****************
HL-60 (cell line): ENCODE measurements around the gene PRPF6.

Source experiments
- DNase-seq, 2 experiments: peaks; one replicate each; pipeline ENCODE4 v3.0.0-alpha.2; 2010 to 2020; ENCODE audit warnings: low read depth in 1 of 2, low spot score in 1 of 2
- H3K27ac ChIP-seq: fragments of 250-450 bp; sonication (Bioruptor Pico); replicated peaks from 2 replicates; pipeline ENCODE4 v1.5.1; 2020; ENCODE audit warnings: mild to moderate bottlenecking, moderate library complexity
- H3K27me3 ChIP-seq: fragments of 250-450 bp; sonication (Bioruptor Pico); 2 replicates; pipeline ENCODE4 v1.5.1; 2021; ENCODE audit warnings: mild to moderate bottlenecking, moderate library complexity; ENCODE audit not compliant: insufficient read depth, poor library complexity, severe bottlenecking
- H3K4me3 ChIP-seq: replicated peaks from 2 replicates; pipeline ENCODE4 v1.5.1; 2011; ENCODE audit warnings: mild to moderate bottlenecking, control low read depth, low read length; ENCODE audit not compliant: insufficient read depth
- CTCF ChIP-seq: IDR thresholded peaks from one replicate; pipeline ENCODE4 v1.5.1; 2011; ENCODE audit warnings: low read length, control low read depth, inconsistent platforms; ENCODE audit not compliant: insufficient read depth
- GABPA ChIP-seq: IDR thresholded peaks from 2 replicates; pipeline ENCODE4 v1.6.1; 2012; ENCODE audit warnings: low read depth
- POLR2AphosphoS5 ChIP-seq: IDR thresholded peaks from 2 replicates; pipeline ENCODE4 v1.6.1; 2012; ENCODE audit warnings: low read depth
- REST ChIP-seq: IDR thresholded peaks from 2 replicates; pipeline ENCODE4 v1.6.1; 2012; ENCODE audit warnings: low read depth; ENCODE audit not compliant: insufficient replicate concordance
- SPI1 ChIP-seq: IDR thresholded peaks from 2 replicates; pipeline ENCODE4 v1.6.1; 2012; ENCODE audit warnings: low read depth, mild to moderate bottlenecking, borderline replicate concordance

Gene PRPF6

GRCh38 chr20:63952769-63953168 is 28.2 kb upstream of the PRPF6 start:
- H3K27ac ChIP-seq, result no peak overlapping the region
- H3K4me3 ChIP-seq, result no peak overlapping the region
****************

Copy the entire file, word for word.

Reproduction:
HL-60 (cell line): ENCODE measurements around the gene PRPF6.

Source experiments
- DNase-seq, 2 experiments: peaks; one replicate each; pipeline ENCODE4 v3.0.0-alpha.2; 2010 to 2020; ENCODE audit warnings: low read depth in 1 of 2, low spot score in 1 of 2
- H3K27ac ChIP-seq: fragments of 250-450 bp; sonication (Bioruptor Pico); replicated peaks from 2 replicates; pipeline ENCODE4 v1.5.1; 2020; ENCODE audit warnings: mild to moderate bottlenecking, moderate library complexity
- H3K27me3 ChIP-seq: fragments of 250-450 bp; sonication (Bioruptor Pico); 2 replicates; pipeline ENCODE4 v1.5.1; 2021; ENCODE audit warnings: mild to moderate bottlenecking, moderate library complexity; ENCODE audit not compliant: insufficient read depth, poor library complexity, severe bottlenecking
- H3K4me3 ChIP-seq: replicated peaks from 2 replicates; pipeline ENCODE4 v1.5.1; 2011; ENCODE audit warnings: mild to moderate bottlenecking, control low read depth, low read length; ENCODE audit not compliant: insufficient read depth
- CTCF ChIP-seq: IDR thresholded peaks from one replicate; pipeline ENCODE4 v1.5.1; 2011; ENCODE audit warnings: low read length, control low read depth, inconsistent platforms; ENCODE audit not compliant: insufficient read depth
- GABPA ChIP-seq: IDR thresholded peaks from 2 replicates; pipeline ENCODE4 v1.6.1; 2012; ENCODE audit warnings: low read depth
- POLR2AphosphoS5 ChIP-seq: IDR thresholded peaks from 2 replicates; pipeline ENCODE4 v1.6.1; 2012; ENCODE audit warnings: low read depth
- REST ChIP-seq: IDR thresholded peaks from 2 replicates; pipeline ENCODE4 v1.6.1; 2012; ENCODE audit warnings: low read depth; ENCODE audit not compliant: insufficient replicate concordance
- SPI1 ChIP-seq: IDR thresholded peaks from 2 replicates; pipeline ENCODE4 v1.6.1; 2012; ENCODE audit warnings: low read depth, mild to moderate bottlenecking, borderline replicate concordance

Gene PRPF6

GRCh38 chr20:63952769-63953168 is 28.2 kb upstream of the PRPF6 start:
- H3K27ac ChIP-seq, result no peak overlapping the region
- H3K4me3 ChIP-seq, result no peak overlapping the region